JOHANNESBURG (miningweekly.com) – The delayed ramp-up of expansion programmes, rising on-mine cash costs and a stronger rand have negatively impacted on LSE-listed Petra Diamonds’ financial results for the 2017 financial year, with net profit down 69% year-on-year to $20.7-million.
Cash generated from operations was down 10% year-on-year to $160.2-million, but revenue rose 11% year-on-year to $477-million.
“While Petra remained in growth mode in the 2017 financial year, achieving record production and revenue, the shortfall against guidance, in conjunction with the significant strengthening of the rand on our predominantly rand-denominated cost base, impacted our financial results for the year,” CEO Johan Dippenaar said on Monday.
The company produced four-million carats of diamonds in the financial year ended June 30, but this was below the targeted 4.4-million to 4.8-million carats.
During the financial year, there was a delay in bringing the new plant at the Cullinan mine on stream, while the ramp-up of the new sub-level cave (SLC) at the Finsch mine was slower than expected. These delays have, however, been resolved.
Meanwhile, the rand had averaged R13.59 to the dollar in the year under review, compared with R14.51 to the dollar in the 2016 financial year. Given that 80% to 85% of Petra’s costs are rand-based, the strengthening currency negatively impacted on the conversion to dollar reported costs.
This resulted in Petra recording an adjusted earnings before interest, taxation, depreciation and amortisation margin of 33%, compared with 38% in the 2016 financial year, and an adjusted net profit of $29-million, compared with $63.6-million in the prior financial year.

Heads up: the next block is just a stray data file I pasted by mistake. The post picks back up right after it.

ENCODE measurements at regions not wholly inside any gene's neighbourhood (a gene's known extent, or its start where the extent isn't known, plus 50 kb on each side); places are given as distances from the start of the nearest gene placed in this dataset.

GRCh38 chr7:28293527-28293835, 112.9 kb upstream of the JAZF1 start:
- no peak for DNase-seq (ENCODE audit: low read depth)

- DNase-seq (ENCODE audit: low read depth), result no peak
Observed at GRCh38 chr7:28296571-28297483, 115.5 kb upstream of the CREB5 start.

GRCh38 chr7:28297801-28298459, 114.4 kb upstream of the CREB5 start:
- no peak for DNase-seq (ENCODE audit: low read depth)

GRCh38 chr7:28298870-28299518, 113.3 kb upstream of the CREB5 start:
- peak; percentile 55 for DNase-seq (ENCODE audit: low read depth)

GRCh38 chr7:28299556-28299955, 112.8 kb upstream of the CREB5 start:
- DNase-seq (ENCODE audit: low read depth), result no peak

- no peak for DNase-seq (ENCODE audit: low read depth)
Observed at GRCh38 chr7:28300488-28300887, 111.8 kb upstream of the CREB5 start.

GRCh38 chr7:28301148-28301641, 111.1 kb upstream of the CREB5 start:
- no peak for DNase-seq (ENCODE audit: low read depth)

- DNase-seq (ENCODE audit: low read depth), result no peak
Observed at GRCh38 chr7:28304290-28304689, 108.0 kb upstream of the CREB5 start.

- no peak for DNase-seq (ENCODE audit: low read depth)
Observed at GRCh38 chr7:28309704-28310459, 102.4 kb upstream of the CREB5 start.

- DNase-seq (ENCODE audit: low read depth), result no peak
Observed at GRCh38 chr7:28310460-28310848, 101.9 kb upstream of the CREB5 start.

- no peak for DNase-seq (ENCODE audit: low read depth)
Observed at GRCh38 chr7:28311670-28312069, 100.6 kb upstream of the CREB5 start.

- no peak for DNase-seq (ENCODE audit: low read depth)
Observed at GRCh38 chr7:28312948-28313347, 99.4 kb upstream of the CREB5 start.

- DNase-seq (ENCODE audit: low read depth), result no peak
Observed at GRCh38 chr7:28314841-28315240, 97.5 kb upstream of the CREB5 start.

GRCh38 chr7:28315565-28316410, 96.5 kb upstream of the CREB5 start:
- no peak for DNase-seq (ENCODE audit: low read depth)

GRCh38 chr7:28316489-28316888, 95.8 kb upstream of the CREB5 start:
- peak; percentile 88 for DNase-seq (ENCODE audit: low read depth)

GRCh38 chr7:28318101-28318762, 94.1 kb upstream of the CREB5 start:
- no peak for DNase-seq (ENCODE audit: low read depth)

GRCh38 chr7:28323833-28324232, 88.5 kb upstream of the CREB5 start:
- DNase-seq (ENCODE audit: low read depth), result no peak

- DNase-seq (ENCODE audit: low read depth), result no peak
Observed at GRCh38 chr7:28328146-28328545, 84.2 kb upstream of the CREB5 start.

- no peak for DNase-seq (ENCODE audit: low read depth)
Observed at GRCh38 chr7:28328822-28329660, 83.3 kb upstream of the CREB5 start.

“While this performance is disappointing, we have commenced the 2018 financial year with a significantly de-risked expansion profile, given that the majority of the capital has now been spent, the major plant construction/modification work has mostly been completed across our mine portfolio, and the new caves at both Finsch and Cullinan are already producing at substantial volumes.
“We have also been encouraged by the improving grades and product mix driven by mining higher quantities of undiluted ore from our new mining areas, that we have already experienced to date and which we expect to continue into the 2018 financial year and beyond.
The company expects to produce between 4.8-million and five-million carats of diamonds in the 2018 financial year and between five-million and 5.3-million carats in the 2019 financial year, despite recent challenges in Tanzania.
The company on Monday said operations at its Williamson mine, in Tanzania, had resumed on September 14 after a four-day shutdown for safety and security reasons.
A 71 654.45 ct parcel of diamonds produced at the mine, which is 75%-owned by Petra and 25%-owned by the government, had been seized by the government on September 11, amid allegations that the company was underdeclaring the value of diamond exports. Some of the mine’s employees were also questioned by authorities.
Reuters reported on Monday that two government employees have also been charged with economic sabotage, for allegedly undervaluing the seized diamond parcel.
The seized parcel of diamonds has not yet been released to Petra and it has not formally been given reasons for the action taken by government. It is, however, engaging with the government on the matter.
Petra commented on Monday that the rough diamond market had remained stable during the 2017 financial year, with steady retail demand in general and signs of an improving retail market in China and a recovering market in India.
The Swiss watch market, which uses small but high-quality diamonds, is also rebounding.